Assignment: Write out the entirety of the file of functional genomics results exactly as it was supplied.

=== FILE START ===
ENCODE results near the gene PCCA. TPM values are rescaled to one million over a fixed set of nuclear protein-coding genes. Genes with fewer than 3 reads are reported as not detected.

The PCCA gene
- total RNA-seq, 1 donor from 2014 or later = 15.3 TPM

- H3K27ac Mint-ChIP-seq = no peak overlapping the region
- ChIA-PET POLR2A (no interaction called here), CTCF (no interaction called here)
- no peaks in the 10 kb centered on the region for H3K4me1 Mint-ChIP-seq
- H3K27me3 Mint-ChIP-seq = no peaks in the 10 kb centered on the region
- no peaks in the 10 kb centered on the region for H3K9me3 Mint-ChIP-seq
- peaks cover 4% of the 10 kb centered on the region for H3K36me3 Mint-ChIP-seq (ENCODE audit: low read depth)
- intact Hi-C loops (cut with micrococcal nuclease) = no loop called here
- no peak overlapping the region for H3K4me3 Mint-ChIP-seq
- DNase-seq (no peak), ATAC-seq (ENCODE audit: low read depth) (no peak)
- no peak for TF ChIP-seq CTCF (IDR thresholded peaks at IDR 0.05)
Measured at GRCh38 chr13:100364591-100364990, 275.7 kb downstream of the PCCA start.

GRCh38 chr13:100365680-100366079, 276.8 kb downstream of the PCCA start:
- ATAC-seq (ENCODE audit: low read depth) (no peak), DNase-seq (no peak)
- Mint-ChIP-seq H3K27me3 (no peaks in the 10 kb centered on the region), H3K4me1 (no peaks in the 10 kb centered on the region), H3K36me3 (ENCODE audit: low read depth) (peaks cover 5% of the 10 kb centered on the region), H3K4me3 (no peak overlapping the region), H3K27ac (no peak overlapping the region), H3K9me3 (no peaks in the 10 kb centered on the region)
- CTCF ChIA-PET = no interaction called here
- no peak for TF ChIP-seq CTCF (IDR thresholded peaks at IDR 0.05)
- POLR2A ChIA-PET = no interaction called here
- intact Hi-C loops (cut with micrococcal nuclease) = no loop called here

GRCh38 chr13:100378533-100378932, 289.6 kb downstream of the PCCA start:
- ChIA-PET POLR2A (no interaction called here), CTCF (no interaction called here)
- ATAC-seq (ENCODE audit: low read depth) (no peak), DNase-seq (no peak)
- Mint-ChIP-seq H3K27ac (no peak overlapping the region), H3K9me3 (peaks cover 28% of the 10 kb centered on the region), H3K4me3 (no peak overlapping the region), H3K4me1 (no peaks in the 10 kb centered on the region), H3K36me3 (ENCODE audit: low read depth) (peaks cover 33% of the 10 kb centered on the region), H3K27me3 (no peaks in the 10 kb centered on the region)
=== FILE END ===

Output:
ENCODE results near the gene PCCA. TPM values are rescaled to one million over a fixed set of nuclear protein-coding genes. Genes with fewer than 3 reads are reported as not detected.

The PCCA gene
- total RNA-seq, 1 donor from 2014 or later = 15.3 TPM

- H3K27ac Mint-ChIP-seq = no peak overlapping the region
- ChIA-PET POLR2A (no interaction called here), CTCF (no interaction called here)
- no peaks in the 10 kb centered on the region for H3K4me1 Mint-ChIP-seq
- H3K27me3 Mint-ChIP-seq = no peaks in the 10 kb centered on the region
- no peaks in the 10 kb centered on the region for H3K9me3 Mint-ChIP-seq
- peaks cover 4% of the 10 kb centered on the region for H3K36me3 Mint-ChIP-seq (ENCODE audit: low read depth)
- intact Hi-C loops (cut with micrococcal nuclease) = no loop called here
- no peak overlapping the region for H3K4me3 Mint-ChIP-seq
- DNase-seq (no peak), ATAC-seq (ENCODE audit: low read depth) (no peak)
- no peak for TF ChIP-seq CTCF (IDR thresholded peaks at IDR 0.05)
Measured at GRCh38 chr13:100364591-100364990, 275.7 kb downstream of the PCCA start.

GRCh38 chr13:100365680-100366079, 276.8 kb downstream of the PCCA start:
- ATAC-seq (ENCODE audit: low read depth) (no peak), DNase-seq (no peak)
- Mint-ChIP-seq H3K27me3 (no peaks in the 10 kb centered on the region), H3K4me1 (no peaks in the 10 kb centered on the region), H3K36me3 (ENCODE audit: low read depth) (peaks cover 5% of the 10 kb centered on the region), H3K4me3 (no peak overlapping the region), H3K27ac (no peak overlapping the region), H3K9me3 (no peaks in the 10 kb centered on the region)
- CTCF ChIA-PET = no interaction called here
- no peak for TF ChIP-seq CTCF (IDR thresholded peaks at IDR 0.05)
- POLR2A ChIA-PET = no interaction called here
- intact Hi-C loops (cut with micrococcal nuclease) = no loop called here

GRCh38 chr13:100378533-100378932, 289.6 kb downstream of the PCCA start:
- ChIA-PET POLR2A (no interaction called here), CTCF (no interaction called here)
- ATAC-seq (ENCODE audit: low read depth) (no peak), DNase-seq (no peak)
- Mint-ChIP-seq H3K27ac (no peak overlapping the region), H3K9me3 (peaks cover 28% of the 10 kb centered on the region), H3K4me3 (no peak overlapping the region), H3K4me1 (no peaks in the 10 kb centered on the region), H3K36me3 (ENCODE audit: low read depth) (peaks cover 33% of the 10 kb centered on the region), H3K27me3 (no peaks in the 10 kb centered on the region)